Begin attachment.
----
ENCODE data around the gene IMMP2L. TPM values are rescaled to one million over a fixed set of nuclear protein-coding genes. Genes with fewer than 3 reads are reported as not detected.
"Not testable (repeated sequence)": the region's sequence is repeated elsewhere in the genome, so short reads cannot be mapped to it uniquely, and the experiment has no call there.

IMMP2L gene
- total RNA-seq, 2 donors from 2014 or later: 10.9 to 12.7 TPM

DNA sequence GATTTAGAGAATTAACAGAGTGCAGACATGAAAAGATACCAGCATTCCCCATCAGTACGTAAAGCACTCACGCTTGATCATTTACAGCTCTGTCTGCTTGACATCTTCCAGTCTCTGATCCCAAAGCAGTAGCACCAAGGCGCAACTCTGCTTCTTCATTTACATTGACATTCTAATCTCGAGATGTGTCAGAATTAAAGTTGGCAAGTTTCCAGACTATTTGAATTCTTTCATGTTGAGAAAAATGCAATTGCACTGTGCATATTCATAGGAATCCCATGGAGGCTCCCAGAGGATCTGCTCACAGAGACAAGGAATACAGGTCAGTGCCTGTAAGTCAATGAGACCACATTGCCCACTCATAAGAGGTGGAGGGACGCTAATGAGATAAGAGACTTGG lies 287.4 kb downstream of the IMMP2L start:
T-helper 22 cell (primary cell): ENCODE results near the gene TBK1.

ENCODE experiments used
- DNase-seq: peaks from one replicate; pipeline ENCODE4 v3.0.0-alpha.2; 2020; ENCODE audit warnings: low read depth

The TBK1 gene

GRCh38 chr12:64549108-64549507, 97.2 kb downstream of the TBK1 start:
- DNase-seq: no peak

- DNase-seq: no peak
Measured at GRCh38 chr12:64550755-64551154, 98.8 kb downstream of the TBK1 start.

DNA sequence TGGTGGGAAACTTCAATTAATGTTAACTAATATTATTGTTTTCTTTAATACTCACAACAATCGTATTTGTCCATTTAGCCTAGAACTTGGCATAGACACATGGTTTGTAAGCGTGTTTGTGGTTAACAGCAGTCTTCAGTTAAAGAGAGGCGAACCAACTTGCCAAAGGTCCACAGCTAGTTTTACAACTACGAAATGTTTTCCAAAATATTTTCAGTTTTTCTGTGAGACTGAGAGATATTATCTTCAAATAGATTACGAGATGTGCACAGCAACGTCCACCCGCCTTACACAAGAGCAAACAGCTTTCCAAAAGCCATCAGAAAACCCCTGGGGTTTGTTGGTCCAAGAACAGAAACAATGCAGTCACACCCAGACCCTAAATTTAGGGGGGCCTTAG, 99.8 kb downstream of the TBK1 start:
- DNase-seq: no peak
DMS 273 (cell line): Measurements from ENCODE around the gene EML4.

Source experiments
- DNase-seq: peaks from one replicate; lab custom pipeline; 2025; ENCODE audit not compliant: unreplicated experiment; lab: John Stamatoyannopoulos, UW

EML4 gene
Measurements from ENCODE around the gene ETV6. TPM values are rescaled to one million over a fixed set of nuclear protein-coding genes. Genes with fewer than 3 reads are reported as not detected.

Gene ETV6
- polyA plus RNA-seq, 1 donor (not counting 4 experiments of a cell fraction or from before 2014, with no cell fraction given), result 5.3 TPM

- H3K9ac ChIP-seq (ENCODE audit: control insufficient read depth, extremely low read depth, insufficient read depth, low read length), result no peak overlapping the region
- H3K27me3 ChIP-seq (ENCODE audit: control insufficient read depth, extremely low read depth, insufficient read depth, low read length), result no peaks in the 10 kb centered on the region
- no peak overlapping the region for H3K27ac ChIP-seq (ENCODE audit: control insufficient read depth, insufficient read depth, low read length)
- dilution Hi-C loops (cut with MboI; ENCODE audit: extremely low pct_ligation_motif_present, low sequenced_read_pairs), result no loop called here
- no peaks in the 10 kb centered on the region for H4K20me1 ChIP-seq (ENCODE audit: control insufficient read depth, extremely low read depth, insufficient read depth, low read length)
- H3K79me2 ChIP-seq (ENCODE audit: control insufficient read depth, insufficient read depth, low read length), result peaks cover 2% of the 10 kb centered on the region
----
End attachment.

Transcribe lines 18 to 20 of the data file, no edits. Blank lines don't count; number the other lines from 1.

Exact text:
- DNase-seq: peaks from one replicate; lab custom pipeline; 2025; ENCODE audit not compliant: unreplicated experiment; lab: John Stamatoyannopoulos, UW

EML4 gene
Measurements from ENCODE around the gene ETV6. TPM values are rescaled to one million over a fixed set of nuclear protein-coding genes. Genes with fewer than 3 reads are reported as not detected.